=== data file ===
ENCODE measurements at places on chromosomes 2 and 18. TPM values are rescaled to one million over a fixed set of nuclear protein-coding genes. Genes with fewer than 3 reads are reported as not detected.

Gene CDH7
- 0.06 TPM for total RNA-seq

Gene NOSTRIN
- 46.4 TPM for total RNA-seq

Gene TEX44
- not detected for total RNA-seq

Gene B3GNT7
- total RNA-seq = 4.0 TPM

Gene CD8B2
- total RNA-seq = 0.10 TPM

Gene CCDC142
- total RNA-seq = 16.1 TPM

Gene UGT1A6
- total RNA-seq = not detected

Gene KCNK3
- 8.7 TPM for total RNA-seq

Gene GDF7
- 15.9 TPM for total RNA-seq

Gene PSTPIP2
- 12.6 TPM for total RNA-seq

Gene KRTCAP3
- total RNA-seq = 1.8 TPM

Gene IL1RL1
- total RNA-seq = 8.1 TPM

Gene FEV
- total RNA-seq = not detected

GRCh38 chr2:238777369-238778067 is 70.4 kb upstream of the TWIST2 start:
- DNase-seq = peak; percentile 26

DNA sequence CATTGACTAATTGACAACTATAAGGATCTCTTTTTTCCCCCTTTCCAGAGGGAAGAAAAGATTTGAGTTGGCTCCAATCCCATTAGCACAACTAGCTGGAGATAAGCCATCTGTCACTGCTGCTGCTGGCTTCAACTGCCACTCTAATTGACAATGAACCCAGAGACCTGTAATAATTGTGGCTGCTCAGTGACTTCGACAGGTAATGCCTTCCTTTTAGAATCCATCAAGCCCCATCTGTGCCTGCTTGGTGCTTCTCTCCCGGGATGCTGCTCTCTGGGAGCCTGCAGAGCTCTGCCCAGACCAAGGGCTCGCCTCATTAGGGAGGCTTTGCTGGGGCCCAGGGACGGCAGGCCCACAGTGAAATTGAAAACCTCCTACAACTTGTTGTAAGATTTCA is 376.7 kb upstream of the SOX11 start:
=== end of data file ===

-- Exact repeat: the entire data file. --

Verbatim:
ENCODE measurements at places on chromosomes 2 and 18. TPM values are rescaled to one million over a fixed set of nuclear protein-coding genes. Genes with fewer than 3 reads are reported as not detected.

Gene CDH7
- 0.06 TPM for total RNA-seq

Gene NOSTRIN
- 46.4 TPM for total RNA-seq

Gene TEX44
- not detected for total RNA-seq

Gene B3GNT7
- total RNA-seq = 4.0 TPM

Gene CD8B2
- total RNA-seq = 0.10 TPM

Gene CCDC142
- total RNA-seq = 16.1 TPM

Gene UGT1A6
- total RNA-seq = not detected

Gene KCNK3
- 8.7 TPM for total RNA-seq

Gene GDF7
- 15.9 TPM for total RNA-seq

Gene PSTPIP2
- 12.6 TPM for total RNA-seq

Gene KRTCAP3
- total RNA-seq = 1.8 TPM

Gene IL1RL1
- total RNA-seq = 8.1 TPM

Gene FEV
- total RNA-seq = not detected

GRCh38 chr2:238777369-238778067 is 70.4 kb upstream of the TWIST2 start:
- DNase-seq = peak; percentile 26

DNA sequence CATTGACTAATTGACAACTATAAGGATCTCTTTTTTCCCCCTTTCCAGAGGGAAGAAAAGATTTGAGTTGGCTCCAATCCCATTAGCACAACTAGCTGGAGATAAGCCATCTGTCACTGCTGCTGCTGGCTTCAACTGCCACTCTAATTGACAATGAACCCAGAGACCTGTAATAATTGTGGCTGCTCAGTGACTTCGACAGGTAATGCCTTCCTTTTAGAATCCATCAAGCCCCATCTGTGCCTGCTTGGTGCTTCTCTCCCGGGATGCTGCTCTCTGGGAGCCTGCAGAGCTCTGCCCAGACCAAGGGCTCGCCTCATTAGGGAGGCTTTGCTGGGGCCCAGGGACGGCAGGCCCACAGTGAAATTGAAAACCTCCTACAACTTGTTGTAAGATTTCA is 376.7 kb upstream of the SOX11 start: